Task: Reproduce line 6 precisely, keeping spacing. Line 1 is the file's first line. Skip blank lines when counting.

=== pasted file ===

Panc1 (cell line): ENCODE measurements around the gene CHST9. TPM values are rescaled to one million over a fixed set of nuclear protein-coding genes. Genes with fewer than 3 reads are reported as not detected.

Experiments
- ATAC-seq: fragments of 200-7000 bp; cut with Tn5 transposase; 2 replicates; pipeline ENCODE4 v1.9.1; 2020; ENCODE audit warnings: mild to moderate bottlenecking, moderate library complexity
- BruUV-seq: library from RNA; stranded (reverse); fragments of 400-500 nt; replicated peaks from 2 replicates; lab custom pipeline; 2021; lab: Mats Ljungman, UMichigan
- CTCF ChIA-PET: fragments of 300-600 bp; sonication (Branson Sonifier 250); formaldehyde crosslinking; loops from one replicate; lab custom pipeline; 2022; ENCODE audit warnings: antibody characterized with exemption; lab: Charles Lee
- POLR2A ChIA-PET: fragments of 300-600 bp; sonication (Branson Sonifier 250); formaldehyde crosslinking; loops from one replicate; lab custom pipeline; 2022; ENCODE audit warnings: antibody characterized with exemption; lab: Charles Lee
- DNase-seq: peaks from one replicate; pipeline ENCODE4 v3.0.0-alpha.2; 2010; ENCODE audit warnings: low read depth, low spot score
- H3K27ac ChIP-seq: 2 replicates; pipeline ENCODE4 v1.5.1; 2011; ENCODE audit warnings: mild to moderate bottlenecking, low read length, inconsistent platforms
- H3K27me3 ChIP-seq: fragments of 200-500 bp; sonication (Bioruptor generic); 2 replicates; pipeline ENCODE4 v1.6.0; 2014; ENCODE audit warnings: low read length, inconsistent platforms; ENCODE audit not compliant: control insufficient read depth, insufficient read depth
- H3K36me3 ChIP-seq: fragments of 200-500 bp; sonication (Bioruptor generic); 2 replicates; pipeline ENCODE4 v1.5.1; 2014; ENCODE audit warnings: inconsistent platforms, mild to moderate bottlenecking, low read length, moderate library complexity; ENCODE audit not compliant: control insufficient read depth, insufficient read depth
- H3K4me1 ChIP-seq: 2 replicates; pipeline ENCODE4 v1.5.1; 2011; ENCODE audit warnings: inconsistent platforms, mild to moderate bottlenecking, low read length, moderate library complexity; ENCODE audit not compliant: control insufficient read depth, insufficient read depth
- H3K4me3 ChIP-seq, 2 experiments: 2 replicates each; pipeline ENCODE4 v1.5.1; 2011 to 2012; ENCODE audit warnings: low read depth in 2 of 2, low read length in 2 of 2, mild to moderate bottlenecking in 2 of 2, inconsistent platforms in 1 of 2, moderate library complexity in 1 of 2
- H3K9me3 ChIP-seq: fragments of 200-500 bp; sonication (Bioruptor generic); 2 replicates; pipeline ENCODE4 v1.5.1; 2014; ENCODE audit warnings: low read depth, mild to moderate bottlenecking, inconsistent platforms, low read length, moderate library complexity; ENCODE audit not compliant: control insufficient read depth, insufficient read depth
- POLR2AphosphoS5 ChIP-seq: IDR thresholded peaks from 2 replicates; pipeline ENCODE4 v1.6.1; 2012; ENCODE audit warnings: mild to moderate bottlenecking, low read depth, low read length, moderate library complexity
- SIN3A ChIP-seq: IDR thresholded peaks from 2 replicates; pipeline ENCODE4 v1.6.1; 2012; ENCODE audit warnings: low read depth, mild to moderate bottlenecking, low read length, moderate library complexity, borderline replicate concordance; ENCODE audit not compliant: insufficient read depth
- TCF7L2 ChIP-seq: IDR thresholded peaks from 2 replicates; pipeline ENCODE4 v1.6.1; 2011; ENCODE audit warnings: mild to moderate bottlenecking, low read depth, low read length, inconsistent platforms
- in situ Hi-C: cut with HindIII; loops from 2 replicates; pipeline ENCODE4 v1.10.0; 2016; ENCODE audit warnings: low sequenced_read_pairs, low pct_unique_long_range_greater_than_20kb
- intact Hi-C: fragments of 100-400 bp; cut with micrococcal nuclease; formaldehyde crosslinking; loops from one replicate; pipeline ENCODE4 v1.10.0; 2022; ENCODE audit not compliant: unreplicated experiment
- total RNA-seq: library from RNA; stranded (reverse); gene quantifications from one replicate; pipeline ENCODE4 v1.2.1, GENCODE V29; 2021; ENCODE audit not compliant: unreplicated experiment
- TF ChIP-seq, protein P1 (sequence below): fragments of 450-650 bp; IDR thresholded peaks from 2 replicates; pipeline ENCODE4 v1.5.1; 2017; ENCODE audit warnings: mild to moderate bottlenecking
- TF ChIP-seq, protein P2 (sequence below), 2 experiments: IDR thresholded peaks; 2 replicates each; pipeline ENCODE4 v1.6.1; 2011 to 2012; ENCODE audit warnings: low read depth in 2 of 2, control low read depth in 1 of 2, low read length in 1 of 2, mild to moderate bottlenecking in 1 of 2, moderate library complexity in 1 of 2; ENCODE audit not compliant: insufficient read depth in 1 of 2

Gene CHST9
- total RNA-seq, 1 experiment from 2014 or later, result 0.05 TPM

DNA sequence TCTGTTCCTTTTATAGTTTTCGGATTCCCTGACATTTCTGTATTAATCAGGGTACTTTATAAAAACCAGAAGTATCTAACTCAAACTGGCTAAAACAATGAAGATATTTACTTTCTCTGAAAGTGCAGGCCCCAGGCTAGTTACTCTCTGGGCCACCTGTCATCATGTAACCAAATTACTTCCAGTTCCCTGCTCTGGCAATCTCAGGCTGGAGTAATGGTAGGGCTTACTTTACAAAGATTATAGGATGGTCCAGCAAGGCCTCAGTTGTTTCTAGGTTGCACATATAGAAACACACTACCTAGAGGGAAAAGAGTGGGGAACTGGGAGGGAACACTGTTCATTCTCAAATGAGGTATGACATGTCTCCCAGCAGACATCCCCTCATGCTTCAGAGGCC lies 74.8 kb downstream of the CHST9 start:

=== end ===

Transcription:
- POLR2A ChIA-PET: fragments of 300-600 bp; sonication (Branson Sonifier 250); formaldehyde crosslinking; loops from one replicate; lab custom pipeline; 2022; ENCODE audit warnings: antibody characterized with exemption; lab: Charles Lee